The first seismic data report from Turkish drill ship Oruc Reis in the Eastern Mediterranean is expected on Wednesday, Energy and Natural Resources Minister Fatih Donmez said Wednesday.
Speaking at the 26th International Energy and Environment Digital Conference and Fair (ICCI 2020) through video link, Donmez said the vessel reached its designated area of operation where it began to install the 10-kilometer-long seismic cables at sea for the first phase in its 10-day working schedule.
“The tests began yesterday and today we will receive the first seismic data,” Donmez said.
The Oruc Reis vessel set sail early Monday after the country issued a 10-day Navtex alert for the Eastern Mediterranean. The vessel is capable of conducting geological, geophysical, hydrographic, and oceanographic surveys.
The vessel also stands as one of the world’s top research ships and is equipped to hold two-dimensional seismic operations at depths of up to 15,000 meters (50,000 feet) and two- and three-dimensional seismic, gravity, and magnetic geophysical research.
Turkey’s third drilling ship, Kanuni, also left Mersin’s Tasucu port on Tuesday en route to Istanbul’s Haydarpasa Port where the ship’s towers will be dismantled, Donmez said.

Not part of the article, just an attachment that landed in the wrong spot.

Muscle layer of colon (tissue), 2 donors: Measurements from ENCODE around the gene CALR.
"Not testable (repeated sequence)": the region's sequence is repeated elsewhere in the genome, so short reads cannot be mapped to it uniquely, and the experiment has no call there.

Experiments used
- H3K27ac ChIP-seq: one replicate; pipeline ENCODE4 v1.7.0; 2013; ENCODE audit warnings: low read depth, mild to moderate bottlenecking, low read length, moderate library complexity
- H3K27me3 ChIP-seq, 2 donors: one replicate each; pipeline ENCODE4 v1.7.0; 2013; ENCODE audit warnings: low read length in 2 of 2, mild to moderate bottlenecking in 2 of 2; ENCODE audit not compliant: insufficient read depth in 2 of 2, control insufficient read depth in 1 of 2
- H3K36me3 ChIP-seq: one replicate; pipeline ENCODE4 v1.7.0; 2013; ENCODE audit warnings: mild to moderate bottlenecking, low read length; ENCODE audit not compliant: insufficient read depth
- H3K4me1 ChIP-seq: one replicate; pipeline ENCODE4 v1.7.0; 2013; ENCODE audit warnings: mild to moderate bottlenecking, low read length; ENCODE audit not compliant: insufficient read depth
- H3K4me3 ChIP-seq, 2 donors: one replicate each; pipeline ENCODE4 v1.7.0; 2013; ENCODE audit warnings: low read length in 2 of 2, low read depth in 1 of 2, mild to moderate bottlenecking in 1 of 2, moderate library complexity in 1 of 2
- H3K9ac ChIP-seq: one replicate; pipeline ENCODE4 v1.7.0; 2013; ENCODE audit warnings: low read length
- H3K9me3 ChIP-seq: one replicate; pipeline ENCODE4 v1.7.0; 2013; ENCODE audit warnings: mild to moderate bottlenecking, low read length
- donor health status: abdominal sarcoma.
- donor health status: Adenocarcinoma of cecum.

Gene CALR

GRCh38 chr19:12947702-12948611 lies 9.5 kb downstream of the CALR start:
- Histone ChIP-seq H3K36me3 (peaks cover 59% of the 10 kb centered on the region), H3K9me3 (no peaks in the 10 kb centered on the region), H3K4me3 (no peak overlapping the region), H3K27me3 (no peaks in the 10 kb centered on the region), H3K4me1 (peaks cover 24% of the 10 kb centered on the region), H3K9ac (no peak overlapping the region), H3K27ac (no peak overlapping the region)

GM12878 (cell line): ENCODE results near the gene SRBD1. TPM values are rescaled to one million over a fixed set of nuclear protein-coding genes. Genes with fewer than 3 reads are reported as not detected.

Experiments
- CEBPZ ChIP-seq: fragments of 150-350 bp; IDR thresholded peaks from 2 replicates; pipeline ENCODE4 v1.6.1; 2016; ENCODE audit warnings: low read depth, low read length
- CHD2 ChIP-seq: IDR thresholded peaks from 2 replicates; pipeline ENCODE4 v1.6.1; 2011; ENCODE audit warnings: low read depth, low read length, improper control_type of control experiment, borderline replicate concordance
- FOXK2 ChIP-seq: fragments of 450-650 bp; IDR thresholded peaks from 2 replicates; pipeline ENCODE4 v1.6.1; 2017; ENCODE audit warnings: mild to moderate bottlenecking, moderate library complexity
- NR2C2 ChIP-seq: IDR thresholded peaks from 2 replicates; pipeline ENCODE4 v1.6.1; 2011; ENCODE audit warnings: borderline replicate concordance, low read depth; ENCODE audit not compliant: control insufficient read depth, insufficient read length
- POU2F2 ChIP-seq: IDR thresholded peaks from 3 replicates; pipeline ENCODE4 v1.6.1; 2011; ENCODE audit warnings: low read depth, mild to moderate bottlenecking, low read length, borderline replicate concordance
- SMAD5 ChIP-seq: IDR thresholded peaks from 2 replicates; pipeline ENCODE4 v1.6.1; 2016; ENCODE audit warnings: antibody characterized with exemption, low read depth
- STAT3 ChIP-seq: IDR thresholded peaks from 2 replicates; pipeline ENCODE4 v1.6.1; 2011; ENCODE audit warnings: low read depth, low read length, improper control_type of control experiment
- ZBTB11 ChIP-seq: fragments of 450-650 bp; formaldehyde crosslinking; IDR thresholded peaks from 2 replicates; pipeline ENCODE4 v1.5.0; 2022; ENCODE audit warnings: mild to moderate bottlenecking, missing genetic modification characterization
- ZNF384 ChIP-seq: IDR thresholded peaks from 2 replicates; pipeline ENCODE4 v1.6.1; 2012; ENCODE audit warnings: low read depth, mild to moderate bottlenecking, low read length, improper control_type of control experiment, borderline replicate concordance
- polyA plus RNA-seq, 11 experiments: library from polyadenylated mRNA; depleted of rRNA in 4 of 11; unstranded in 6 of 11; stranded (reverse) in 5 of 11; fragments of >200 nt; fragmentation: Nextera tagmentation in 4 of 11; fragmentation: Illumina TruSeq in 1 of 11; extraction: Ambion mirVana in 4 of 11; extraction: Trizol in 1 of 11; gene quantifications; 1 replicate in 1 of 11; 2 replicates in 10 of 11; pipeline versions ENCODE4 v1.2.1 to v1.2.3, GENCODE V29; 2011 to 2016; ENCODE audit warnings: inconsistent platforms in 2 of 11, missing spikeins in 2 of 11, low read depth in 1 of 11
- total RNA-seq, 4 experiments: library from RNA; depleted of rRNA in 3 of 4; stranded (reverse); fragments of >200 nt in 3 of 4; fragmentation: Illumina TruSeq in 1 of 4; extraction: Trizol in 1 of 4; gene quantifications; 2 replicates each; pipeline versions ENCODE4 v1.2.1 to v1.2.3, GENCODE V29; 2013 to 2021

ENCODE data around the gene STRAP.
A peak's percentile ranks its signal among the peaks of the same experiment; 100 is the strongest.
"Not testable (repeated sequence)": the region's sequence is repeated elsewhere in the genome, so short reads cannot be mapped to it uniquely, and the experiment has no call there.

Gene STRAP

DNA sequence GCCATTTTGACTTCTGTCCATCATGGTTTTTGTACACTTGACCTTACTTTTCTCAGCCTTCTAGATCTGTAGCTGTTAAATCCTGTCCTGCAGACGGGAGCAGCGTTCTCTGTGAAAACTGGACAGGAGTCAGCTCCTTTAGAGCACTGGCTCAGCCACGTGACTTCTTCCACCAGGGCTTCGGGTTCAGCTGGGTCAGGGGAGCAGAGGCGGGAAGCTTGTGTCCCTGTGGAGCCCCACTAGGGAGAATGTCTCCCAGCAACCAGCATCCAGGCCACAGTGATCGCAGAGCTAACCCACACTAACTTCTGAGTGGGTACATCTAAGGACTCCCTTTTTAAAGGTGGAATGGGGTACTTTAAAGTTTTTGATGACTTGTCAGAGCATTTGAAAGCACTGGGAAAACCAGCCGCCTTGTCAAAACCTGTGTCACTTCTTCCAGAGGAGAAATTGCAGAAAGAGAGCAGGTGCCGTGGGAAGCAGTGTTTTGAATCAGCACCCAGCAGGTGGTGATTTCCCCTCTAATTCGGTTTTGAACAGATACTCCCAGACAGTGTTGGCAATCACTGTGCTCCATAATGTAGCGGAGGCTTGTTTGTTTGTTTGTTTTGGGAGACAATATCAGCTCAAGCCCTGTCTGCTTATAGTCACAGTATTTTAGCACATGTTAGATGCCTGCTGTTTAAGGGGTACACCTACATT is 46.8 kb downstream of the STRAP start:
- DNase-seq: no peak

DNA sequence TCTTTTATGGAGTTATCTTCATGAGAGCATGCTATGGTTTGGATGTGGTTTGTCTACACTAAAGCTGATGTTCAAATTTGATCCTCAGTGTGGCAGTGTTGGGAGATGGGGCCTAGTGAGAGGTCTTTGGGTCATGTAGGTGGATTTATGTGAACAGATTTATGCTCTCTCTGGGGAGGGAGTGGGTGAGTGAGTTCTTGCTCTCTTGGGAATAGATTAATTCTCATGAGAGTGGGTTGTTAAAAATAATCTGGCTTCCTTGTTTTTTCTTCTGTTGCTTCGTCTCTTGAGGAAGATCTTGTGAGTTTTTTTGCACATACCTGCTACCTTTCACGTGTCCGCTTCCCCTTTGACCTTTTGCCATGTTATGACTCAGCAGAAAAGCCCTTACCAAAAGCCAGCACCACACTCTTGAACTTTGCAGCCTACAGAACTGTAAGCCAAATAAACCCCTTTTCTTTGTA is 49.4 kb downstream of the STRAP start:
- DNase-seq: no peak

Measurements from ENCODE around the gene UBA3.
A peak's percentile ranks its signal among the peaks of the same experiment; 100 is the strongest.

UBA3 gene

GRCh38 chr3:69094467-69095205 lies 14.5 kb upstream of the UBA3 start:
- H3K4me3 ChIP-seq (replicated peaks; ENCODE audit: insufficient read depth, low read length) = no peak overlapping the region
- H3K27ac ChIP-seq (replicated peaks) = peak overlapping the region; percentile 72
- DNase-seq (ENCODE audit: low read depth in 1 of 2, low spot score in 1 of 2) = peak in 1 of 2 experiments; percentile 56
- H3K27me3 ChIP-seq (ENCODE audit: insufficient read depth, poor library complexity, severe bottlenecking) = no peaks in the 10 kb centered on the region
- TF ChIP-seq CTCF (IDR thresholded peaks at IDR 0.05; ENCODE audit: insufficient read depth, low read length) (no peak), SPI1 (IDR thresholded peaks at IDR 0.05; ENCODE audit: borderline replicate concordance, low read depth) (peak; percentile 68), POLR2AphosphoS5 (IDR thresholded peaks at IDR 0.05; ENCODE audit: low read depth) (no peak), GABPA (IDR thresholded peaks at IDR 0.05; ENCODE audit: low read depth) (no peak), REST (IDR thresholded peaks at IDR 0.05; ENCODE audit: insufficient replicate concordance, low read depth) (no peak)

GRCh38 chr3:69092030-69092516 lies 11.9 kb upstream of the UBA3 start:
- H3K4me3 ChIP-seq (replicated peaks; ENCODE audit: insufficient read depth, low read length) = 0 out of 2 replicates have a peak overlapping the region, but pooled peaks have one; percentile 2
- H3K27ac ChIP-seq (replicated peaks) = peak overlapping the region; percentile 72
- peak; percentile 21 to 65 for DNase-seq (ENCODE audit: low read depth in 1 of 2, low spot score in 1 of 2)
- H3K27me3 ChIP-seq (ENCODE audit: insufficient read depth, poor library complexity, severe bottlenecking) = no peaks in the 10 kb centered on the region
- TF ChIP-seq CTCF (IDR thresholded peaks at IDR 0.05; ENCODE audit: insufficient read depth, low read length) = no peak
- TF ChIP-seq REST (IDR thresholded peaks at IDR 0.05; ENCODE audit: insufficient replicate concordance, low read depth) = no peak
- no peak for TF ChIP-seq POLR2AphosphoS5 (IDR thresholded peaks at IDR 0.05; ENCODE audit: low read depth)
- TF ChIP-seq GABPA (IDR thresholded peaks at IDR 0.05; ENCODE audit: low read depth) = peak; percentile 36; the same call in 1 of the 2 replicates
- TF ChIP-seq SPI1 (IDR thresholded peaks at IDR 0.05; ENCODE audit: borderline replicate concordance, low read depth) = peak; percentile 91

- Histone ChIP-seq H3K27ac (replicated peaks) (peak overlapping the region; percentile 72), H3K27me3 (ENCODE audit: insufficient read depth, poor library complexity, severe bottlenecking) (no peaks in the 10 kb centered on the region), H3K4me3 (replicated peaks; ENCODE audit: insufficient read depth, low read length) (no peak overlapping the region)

“The ship will reach the Filyos port at the end of November and here we will reassemble the towers and do other maintenance work. Hopefully, then, the ship will work with the Fatih drillship in the Black Sea,” he said.
Included in Turkey’s fleet this year, Kanuni’s first operations in the Black Sea are projected to start in the first months of next year. Samsung built the drilling ship in South Korea in 2012. The ship’s drilling capability can extend down to depths of 11,400 meters and drill to depths of 3,000 meters. Brazilian energy company Petrobras used the drilling ship for exploration up to 2015.
Incentives to be given to renewable technology developers
Turning to the topic of renewable energy, Donmez also stressed its growing importance especially in the aftermath of the COVID-19 pandemic.
He explained that Turkey ranks ninth in the world and third in Europe in terms of renewable energy capacity, and increased following the adoption of the National Energy and Mining Policy in July 2017. This policy aims at becoming more self-sufficient, promoting renewables and ramping up local resource utilization.
He also stressed the share of domestic resources in power production has consistently remained at more than 50% every month since December 2018.
According to Donmez, Turkey ranked second in Europe in terms of the quantity of electricity produced from renewable sources last year. And during the first nine months of 2020, the share of power production from local and renewable resources increased to 62%.
Although these numbers reflect the progress made in renewable energy, Donmez said Turkey is looking at renewables from a more comprehensive window so that resources and technology can be developed simultaneously to become truly energy independent.
“No country can speak about energy independence when the technology belongs to others,” he said.
To achieve this and for Turkey to become a clean energy center in its region, it is aiming for renewable technologies to become a key export item through the provision of incentives to technology developers.
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